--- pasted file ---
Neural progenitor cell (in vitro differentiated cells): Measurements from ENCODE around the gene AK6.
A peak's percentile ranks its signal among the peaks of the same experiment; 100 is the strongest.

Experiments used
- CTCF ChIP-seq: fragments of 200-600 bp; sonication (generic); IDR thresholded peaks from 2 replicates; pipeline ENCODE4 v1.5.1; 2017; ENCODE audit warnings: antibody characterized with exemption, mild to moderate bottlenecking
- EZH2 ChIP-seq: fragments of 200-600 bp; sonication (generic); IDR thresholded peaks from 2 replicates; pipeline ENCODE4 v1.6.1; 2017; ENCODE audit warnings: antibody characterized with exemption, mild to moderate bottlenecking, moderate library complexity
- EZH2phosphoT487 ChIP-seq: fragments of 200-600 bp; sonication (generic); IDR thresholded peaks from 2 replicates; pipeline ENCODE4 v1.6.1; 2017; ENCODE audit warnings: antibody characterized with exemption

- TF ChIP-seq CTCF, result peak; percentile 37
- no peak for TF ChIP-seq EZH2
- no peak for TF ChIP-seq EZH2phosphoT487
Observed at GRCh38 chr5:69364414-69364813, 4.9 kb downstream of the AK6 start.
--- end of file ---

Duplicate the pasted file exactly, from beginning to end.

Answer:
Neural progenitor cell (in vitro differentiated cells): Measurements from ENCODE around the gene AK6.
A peak's percentile ranks its signal among the peaks of the same experiment; 100 is the strongest.

Experiments used
- CTCF ChIP-seq: fragments of 200-600 bp; sonication (generic); IDR thresholded peaks from 2 replicates; pipeline ENCODE4 v1.5.1; 2017; ENCODE audit warnings: antibody characterized with exemption, mild to moderate bottlenecking
- EZH2 ChIP-seq: fragments of 200-600 bp; sonication (generic); IDR thresholded peaks from 2 replicates; pipeline ENCODE4 v1.6.1; 2017; ENCODE audit warnings: antibody characterized with exemption, mild to moderate bottlenecking, moderate library complexity
- EZH2phosphoT487 ChIP-seq: fragments of 200-600 bp; sonication (generic); IDR thresholded peaks from 2 replicates; pipeline ENCODE4 v1.6.1; 2017; ENCODE audit warnings: antibody characterized with exemption

- TF ChIP-seq CTCF, result peak; percentile 37
- no peak for TF ChIP-seq EZH2
- no peak for TF ChIP-seq EZH2phosphoT487
Observed at GRCh38 chr5:69364414-69364813, 4.9 kb downstream of the AK6 start.